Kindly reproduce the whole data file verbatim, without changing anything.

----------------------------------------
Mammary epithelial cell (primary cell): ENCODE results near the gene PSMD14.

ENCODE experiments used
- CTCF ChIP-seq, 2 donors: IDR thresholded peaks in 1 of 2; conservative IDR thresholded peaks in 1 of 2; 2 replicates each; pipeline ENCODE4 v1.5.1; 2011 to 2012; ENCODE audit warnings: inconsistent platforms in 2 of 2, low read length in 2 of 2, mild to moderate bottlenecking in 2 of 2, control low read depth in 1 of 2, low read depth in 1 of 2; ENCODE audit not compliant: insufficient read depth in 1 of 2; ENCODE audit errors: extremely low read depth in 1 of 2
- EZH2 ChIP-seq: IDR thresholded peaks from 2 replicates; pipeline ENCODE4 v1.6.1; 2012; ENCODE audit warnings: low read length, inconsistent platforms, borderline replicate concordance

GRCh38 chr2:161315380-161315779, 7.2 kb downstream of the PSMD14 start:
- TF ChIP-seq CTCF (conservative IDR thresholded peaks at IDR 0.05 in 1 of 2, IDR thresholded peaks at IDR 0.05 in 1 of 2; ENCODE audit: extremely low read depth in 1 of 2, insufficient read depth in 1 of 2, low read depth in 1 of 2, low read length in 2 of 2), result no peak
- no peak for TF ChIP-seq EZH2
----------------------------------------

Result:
Mammary epithelial cell (primary cell): ENCODE results near the gene PSMD14.

ENCODE experiments used
- CTCF ChIP-seq, 2 donors: IDR thresholded peaks in 1 of 2; conservative IDR thresholded peaks in 1 of 2; 2 replicates each; pipeline ENCODE4 v1.5.1; 2011 to 2012; ENCODE audit warnings: inconsistent platforms in 2 of 2, low read length in 2 of 2, mild to moderate bottlenecking in 2 of 2, control low read depth in 1 of 2, low read depth in 1 of 2; ENCODE audit not compliant: insufficient read depth in 1 of 2; ENCODE audit errors: extremely low read depth in 1 of 2
- EZH2 ChIP-seq: IDR thresholded peaks from 2 replicates; pipeline ENCODE4 v1.6.1; 2012; ENCODE audit warnings: low read length, inconsistent platforms, borderline replicate concordance

GRCh38 chr2:161315380-161315779, 7.2 kb downstream of the PSMD14 start:
- TF ChIP-seq CTCF (conservative IDR thresholded peaks at IDR 0.05 in 1 of 2, IDR thresholded peaks at IDR 0.05 in 1 of 2; ENCODE audit: extremely low read depth in 1 of 2, insufficient read depth in 1 of 2, low read depth in 1 of 2, low read length in 2 of 2), result no peak
- no peak for TF ChIP-seq EZH2